When I think about great video game experiences, I think of two things: 1) Tetris, and 2) the experience of being in a place. You take something like Bioshock and it has two or three great story beats, but what sticks with me, after all these years, is just the pure delight of exploring Rapture - its decaying art deco grandeur, its undersea gloominess, the oppressive miasma of unfathomable pressure without and sudden, frightful violence within. 

A couple of years ago, I went on a four day roadtrip, visiting the Painted Desert and the Getty Museum, driving up California Highway 1 from LA to San Francisco, and winding up in Sequoia National Forest. It was a life-changing experience that no fiction has ever come close to equaling, but Assassin's Creed: Odyssey has probably missed the mark the least. It's not that video games are only worthwhile for setting, or that only setting-rich games count as art, but rather that creating a setting and then giving it to an audience to explore is the thing that video games do better than any other medium.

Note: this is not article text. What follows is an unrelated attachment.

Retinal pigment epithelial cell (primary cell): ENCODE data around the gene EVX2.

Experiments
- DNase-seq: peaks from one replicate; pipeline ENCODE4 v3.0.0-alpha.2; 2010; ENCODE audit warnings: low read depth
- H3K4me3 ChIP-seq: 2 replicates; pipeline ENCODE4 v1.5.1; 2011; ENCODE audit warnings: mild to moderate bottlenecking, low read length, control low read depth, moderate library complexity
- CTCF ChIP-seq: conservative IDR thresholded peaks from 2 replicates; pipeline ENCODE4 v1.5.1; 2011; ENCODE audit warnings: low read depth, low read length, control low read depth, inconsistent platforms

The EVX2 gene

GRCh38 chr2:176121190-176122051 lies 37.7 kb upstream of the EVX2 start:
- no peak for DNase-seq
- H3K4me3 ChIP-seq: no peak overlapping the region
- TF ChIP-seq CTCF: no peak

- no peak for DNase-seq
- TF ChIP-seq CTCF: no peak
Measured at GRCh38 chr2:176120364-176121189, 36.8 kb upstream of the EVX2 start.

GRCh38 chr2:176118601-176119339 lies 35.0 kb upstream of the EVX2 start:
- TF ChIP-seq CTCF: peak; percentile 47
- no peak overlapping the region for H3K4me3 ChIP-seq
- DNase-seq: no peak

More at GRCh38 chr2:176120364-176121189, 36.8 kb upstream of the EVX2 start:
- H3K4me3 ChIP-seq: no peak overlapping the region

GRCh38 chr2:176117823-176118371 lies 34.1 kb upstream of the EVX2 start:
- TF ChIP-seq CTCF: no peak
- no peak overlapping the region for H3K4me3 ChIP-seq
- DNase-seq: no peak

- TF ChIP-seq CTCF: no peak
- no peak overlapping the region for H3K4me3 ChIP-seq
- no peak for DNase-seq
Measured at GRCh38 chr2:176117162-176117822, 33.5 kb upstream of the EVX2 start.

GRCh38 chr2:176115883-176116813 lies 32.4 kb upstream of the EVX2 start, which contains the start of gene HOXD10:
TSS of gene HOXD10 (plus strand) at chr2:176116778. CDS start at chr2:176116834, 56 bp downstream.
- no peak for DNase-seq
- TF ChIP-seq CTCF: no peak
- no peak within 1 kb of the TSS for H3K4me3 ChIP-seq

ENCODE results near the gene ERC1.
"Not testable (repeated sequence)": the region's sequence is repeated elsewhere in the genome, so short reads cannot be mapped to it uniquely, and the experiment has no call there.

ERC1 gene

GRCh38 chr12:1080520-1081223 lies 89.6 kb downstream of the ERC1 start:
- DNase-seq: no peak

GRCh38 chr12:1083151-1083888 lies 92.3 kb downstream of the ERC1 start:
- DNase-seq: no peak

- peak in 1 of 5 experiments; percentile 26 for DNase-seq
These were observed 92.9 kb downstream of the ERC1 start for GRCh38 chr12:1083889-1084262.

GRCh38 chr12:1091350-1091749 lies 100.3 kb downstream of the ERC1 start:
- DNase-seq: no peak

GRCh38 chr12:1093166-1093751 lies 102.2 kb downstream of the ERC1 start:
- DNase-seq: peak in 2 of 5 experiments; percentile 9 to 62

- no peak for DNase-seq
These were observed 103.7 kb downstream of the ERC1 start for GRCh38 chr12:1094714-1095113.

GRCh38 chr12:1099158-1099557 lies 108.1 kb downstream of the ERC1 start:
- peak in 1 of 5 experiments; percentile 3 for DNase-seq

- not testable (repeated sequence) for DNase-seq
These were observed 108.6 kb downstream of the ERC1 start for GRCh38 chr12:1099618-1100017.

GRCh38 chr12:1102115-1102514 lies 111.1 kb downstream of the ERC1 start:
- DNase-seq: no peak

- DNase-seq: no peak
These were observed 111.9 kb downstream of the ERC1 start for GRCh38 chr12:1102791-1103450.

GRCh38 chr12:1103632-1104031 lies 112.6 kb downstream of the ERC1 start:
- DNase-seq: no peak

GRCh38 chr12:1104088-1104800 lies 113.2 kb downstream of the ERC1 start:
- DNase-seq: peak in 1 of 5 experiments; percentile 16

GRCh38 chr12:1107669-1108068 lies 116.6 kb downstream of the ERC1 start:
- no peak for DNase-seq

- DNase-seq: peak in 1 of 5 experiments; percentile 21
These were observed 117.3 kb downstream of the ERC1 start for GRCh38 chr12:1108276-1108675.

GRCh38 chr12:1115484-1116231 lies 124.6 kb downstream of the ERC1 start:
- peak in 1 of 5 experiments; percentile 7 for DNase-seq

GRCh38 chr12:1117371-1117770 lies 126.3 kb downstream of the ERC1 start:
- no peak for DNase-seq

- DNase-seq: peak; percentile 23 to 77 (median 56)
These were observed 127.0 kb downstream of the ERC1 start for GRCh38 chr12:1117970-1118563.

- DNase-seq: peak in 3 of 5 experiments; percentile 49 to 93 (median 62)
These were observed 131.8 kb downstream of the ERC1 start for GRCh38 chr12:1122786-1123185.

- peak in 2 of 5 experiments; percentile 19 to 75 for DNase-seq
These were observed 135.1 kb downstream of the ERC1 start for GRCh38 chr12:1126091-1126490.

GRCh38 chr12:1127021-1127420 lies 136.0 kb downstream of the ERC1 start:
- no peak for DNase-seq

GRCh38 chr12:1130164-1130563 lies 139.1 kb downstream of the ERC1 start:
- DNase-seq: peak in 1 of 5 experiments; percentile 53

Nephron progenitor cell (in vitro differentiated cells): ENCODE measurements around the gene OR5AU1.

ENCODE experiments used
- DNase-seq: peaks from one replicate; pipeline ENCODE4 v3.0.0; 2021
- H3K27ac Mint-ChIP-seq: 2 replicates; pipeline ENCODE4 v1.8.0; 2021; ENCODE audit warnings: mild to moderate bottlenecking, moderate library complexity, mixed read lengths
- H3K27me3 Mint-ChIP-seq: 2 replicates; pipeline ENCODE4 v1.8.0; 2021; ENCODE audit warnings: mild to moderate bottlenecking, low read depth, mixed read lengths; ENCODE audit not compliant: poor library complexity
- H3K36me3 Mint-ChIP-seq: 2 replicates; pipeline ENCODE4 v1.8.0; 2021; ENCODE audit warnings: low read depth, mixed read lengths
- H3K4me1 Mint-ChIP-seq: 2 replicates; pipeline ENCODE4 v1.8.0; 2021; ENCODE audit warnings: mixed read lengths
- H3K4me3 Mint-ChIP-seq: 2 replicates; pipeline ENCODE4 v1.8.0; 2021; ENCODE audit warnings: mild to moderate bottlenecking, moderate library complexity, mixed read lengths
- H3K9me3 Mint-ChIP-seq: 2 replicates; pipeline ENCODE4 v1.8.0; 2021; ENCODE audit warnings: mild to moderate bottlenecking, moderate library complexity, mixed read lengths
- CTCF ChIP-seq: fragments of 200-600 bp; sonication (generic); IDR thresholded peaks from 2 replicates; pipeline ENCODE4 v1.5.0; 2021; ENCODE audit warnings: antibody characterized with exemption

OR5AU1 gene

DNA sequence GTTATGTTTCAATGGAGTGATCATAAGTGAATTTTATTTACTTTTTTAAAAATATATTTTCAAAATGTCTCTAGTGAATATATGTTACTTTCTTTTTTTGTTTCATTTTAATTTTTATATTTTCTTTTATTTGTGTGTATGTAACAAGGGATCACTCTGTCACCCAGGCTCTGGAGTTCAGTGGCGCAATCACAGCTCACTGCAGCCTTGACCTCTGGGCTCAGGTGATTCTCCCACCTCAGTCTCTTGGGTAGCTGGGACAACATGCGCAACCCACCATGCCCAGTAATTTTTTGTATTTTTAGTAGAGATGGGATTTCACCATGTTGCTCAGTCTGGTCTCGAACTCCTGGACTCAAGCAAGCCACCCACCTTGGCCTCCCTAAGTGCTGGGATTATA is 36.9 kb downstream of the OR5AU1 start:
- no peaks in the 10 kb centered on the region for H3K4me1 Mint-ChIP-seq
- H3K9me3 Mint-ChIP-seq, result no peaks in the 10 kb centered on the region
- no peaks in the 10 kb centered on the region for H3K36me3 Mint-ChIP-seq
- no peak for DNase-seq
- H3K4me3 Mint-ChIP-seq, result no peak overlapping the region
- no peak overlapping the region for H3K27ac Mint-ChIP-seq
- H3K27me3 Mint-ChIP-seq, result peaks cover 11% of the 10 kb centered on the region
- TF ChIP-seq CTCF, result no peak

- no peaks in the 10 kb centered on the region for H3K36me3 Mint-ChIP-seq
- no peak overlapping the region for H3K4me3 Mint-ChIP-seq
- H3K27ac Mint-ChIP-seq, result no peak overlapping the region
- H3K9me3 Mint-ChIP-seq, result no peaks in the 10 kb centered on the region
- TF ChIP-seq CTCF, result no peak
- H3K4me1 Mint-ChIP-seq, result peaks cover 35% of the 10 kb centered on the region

Now, all of that was a long-winded introduction for me to eventually start talking about Gatecrashing, but there's a reason I got on this train of thought - we think of rpgs as "story games," but this book here resolutely refuses to tell complete stories. It introduces a dozen separate mysteries, but none of those mysteries have solutions. The reader has to make those up themselves. But it's still an intense artistic experience, because each of those mysteries is associated with a place.